- Highest spot: 5042′ Lowest spot: 2250′
- 11.2 miles RT
- Difficulty: Strenuous
Mt. Cammerer is also known as Sharp Top or White Top. The Appalachian Trail traverses it’s south slope and is part of the Smoky Mountain National Park system. Elevation 4928′.
Parking Lot Elevation: 2250′ Low Gap Trail: 2.9 miles One Way We began our trek up Mt. Cammerer at the Cosby, TN Campground in the Hiker’s Parking Lot (else you will get a ticket). This adds about 1/2 mile to the trek. This is considered the easiest route via Low Gap Trail to the Appalachian Trail and then branching off on the Mt. Cammerer Trail for the last .6 miles. Low Gap Trail is a constant incline for 2.9 miles to the junction of the Appalachian Trail. During the summer months, the trail is closed in by heavy vegetation and is not very rocky (soft loamy forest floor).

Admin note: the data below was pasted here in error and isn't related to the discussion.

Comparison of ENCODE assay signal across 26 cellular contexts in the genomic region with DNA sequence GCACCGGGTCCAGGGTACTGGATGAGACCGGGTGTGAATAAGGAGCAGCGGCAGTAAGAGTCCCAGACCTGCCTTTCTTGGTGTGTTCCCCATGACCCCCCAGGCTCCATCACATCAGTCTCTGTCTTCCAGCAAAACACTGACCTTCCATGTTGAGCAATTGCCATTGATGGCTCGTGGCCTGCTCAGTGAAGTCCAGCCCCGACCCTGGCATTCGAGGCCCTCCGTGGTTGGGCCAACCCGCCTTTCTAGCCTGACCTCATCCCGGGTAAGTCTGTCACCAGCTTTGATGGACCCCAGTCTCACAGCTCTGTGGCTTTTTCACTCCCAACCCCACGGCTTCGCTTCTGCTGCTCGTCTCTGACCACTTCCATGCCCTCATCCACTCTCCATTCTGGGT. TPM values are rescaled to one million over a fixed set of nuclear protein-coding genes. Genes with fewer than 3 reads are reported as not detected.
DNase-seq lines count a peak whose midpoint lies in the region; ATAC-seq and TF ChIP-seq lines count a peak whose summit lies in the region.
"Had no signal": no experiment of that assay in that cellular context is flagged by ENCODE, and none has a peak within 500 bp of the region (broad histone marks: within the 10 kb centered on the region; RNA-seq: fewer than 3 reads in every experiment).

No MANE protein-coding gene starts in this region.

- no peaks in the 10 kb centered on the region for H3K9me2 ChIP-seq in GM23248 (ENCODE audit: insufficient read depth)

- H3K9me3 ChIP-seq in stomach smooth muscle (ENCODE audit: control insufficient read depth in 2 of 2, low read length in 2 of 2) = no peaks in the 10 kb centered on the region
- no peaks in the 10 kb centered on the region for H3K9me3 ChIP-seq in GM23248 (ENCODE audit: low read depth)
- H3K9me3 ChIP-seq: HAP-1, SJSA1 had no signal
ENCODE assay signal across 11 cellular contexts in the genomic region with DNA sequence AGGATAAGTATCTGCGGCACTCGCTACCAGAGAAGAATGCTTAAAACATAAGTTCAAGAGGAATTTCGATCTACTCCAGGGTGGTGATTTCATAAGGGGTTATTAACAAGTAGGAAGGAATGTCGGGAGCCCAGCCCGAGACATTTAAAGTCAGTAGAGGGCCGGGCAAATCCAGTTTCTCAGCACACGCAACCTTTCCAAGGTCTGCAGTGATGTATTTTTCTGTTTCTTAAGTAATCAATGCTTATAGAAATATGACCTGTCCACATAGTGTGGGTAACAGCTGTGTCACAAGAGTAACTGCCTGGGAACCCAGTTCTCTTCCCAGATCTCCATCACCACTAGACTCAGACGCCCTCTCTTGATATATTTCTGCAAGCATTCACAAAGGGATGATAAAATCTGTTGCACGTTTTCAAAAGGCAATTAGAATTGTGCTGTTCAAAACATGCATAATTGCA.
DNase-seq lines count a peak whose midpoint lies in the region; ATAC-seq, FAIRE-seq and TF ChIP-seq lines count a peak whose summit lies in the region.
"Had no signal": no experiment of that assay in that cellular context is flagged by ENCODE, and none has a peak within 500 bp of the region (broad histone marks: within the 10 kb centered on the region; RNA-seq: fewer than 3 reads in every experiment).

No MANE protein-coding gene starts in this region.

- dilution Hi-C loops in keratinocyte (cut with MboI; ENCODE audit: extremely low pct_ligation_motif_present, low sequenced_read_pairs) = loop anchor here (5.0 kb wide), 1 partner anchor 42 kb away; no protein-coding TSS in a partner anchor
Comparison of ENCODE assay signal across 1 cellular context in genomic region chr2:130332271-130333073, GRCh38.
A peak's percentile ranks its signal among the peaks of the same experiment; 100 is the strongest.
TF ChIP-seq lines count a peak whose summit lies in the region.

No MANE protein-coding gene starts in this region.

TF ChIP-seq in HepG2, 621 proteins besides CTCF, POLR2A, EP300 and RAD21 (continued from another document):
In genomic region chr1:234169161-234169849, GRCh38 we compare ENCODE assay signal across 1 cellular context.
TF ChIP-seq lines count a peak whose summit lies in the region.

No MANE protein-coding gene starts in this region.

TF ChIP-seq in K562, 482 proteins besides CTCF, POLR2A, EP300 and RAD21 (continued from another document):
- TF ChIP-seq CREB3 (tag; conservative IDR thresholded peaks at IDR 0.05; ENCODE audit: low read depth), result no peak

Low Gap / Appalachian Trail Junction Elevation: 4242′ Appalachian Trail Section: 2.1 miles One Way Take a left on the Appalachian Trail where you will be walking on the ridge line. You will continue to climb gradually. The trail climbs up and over a knob that is 5042′ (the high spot of the hike) just before you get to the Mt. Cammerer Trail Junction. We walked through some muddy sections that were uncharacteristic of a ridge line trail. The trail is more weedy than normal as this area has seen a lot of rain. The strange invasive orange vine had covered a lot of the lower vegetation.
Appalachian Trail / Mt. Cammerer Trail Junction Elevation: 4950′ Mt. Cammerer Trail: .6 miles One Way Take the .6 mile Mt. Cammerer spur trail to the top. It was lined in blueberries. Near the top, there are rock outcroppings made of Thunderhead sandstone. Within the sandstone run veins of quartz and blue granite.
The octagon shaped lookout tower at the top was built in 1937 and is in fairly good condition. The 360 degree view from the top is well worth the climb. The rocks boast evidence of previous survey markers that have been removed.